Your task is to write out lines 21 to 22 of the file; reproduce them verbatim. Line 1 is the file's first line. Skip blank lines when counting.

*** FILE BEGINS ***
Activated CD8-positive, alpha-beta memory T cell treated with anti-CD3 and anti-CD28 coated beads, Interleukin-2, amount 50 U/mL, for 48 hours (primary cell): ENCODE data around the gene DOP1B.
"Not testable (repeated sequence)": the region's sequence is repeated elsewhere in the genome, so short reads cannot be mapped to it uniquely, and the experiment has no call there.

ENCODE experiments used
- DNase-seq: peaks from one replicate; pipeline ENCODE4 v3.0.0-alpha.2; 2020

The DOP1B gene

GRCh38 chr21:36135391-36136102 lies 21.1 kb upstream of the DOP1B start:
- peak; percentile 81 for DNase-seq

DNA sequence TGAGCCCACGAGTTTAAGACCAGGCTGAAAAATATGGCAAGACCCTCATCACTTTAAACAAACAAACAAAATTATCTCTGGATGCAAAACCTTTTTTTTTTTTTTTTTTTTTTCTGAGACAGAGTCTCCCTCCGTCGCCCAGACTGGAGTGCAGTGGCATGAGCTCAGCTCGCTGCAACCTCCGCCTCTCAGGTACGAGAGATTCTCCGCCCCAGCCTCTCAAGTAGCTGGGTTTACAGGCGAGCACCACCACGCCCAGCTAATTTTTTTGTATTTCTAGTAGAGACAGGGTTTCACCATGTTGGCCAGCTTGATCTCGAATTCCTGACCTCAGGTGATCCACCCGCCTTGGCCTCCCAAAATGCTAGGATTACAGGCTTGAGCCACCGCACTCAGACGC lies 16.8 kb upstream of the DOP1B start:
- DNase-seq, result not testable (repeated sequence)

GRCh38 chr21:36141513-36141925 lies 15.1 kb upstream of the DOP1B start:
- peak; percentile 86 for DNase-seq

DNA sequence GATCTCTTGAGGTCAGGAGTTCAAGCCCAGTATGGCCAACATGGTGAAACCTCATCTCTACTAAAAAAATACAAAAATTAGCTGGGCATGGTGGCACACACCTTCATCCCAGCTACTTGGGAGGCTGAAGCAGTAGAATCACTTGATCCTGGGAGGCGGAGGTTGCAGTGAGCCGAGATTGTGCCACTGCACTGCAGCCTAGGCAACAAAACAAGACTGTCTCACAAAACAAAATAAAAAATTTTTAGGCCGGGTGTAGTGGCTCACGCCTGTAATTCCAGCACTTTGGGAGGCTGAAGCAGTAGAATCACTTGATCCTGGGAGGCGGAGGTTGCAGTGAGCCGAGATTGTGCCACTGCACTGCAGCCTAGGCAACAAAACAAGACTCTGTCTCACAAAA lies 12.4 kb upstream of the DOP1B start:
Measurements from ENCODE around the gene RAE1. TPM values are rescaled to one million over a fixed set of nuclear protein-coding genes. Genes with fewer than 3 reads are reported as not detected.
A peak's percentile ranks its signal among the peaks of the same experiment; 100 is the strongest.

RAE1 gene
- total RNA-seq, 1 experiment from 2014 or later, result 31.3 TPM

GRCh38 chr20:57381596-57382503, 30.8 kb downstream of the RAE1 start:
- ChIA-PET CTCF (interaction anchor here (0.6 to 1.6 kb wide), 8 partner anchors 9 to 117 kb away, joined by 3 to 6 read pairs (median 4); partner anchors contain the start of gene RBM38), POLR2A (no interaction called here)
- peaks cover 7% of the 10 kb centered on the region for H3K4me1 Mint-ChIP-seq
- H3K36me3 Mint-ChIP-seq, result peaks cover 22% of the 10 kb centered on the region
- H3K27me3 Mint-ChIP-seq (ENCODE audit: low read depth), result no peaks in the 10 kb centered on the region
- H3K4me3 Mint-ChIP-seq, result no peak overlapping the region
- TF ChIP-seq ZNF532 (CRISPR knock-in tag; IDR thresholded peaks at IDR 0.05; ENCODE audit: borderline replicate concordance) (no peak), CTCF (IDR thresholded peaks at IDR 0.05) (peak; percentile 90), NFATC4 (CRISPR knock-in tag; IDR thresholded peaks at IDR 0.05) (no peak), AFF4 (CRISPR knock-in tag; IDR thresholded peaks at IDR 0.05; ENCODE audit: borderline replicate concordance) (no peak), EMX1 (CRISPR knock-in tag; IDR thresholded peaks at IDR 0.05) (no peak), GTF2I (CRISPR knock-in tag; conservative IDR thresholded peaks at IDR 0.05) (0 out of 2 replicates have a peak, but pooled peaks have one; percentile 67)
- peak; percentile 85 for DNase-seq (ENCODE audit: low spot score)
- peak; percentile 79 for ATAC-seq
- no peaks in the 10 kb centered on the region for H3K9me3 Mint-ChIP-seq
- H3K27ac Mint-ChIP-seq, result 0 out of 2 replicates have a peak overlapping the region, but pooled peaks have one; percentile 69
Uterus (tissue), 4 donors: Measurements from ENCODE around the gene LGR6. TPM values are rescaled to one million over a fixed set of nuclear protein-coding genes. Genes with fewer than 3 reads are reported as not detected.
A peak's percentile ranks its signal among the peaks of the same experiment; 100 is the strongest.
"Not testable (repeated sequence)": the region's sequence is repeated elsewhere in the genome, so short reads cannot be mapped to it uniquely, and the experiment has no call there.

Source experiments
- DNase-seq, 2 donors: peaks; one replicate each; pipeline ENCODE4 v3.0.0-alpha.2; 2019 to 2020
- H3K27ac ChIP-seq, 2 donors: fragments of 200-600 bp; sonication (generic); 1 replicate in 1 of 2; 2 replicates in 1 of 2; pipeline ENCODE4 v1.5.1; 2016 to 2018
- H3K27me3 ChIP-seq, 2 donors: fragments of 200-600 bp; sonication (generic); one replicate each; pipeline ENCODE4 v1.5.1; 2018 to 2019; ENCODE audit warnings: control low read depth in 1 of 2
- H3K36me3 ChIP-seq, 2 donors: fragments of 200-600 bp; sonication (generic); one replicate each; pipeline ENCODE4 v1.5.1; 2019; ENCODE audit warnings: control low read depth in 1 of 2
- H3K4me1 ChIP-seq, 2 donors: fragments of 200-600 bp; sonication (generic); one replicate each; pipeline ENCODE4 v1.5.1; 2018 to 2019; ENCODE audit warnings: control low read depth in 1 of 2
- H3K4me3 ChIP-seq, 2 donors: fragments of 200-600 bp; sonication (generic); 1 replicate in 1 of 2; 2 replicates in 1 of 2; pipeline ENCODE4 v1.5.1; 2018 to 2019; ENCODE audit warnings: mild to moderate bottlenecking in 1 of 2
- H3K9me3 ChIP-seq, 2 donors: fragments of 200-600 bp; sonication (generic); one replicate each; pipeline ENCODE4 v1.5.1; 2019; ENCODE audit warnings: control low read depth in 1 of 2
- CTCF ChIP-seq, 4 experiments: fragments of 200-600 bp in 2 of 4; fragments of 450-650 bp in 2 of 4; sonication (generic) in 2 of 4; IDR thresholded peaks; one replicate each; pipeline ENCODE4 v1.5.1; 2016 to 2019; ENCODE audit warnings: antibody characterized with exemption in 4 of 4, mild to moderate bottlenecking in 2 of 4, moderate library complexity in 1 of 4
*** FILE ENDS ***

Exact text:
- H3K27me3 Mint-ChIP-seq (ENCODE audit: low read depth), result no peaks in the 10 kb centered on the region
- H3K4me3 Mint-ChIP-seq, result no peak overlapping the region